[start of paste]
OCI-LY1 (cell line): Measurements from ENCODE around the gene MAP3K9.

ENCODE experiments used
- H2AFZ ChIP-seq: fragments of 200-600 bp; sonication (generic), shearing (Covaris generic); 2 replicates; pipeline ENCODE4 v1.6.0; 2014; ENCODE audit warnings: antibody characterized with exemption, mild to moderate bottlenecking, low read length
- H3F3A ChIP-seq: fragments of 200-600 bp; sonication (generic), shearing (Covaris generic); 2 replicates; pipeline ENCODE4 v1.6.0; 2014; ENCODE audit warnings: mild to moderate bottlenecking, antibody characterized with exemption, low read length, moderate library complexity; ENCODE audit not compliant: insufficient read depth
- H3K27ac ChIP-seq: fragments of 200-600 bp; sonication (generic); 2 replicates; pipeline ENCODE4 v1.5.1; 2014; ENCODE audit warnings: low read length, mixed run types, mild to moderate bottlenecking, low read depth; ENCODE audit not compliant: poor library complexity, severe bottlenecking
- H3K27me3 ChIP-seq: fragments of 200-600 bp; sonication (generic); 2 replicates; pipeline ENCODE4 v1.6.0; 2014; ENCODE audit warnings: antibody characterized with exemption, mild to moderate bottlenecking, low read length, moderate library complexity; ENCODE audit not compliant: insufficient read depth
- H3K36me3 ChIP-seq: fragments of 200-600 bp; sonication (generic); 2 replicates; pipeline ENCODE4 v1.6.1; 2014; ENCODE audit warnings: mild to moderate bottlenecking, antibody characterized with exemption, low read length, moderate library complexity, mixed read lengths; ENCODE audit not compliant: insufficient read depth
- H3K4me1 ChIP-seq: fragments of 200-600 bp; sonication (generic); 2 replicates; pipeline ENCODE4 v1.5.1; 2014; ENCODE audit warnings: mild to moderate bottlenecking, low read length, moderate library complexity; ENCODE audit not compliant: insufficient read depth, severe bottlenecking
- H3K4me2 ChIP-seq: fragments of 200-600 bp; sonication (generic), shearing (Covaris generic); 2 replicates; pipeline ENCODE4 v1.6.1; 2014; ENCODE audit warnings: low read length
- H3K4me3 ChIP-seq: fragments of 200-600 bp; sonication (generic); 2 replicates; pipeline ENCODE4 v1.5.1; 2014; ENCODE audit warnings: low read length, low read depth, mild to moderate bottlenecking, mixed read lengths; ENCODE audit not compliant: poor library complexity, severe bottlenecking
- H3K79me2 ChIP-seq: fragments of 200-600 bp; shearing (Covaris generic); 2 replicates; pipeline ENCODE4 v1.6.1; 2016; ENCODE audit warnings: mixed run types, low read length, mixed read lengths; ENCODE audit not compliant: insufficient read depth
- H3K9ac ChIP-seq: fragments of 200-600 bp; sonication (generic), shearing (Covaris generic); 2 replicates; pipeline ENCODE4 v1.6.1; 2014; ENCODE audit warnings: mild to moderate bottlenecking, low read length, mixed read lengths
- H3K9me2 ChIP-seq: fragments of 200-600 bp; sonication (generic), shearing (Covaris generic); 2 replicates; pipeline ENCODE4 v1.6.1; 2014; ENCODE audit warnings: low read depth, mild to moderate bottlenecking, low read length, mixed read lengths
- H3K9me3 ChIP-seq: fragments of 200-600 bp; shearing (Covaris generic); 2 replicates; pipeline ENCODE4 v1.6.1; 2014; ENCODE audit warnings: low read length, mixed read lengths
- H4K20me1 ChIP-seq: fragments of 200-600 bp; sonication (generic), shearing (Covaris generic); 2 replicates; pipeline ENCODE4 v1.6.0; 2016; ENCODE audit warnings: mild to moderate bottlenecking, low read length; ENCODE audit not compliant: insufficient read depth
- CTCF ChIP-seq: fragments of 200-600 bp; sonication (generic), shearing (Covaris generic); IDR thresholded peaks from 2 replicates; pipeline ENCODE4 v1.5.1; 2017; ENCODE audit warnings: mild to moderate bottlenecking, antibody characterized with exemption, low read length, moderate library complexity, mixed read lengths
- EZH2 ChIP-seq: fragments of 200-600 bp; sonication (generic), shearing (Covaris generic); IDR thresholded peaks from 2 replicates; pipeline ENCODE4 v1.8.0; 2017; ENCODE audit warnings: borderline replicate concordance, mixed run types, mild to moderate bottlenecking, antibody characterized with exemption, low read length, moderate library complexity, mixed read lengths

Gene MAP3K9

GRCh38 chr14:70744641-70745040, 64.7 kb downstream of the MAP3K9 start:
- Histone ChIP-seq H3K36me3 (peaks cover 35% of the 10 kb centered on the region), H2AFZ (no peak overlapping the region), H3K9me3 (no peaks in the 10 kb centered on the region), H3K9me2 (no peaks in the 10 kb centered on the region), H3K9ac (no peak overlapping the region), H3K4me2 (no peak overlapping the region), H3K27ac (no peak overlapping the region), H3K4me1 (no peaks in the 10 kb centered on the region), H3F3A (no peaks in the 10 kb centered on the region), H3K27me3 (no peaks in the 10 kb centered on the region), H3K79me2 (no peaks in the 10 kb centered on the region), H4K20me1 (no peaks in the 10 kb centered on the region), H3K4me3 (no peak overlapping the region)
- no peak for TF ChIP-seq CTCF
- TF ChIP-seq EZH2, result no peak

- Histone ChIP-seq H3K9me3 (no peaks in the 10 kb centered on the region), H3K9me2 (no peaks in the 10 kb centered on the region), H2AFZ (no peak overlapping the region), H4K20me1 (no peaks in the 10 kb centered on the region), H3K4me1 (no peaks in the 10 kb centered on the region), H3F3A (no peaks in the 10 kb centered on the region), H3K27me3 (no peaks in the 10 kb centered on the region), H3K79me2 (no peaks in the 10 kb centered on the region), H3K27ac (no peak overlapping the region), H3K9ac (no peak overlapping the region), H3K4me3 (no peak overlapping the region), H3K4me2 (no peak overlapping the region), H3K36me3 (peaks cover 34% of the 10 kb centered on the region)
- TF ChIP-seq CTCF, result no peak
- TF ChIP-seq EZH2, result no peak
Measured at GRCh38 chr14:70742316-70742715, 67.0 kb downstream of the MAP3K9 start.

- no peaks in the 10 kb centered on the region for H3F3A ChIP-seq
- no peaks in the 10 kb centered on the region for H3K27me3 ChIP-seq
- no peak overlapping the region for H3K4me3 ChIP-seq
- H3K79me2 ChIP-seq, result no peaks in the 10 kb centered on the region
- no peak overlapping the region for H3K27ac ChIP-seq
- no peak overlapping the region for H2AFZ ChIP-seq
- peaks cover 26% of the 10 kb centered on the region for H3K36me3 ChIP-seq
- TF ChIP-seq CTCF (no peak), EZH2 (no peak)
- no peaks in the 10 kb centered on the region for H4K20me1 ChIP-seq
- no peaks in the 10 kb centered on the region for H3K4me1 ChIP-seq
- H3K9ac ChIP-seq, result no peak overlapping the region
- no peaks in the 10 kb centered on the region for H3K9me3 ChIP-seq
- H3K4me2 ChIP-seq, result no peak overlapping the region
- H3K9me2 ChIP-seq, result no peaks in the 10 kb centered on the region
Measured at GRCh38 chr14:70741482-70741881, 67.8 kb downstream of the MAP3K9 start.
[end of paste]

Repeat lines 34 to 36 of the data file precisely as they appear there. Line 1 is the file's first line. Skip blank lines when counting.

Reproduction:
- TF ChIP-seq CTCF (no peak), EZH2 (no peak)
- no peaks in the 10 kb centered on the region for H4K20me1 ChIP-seq
- no peaks in the 10 kb centered on the region for H3K4me1 ChIP-seq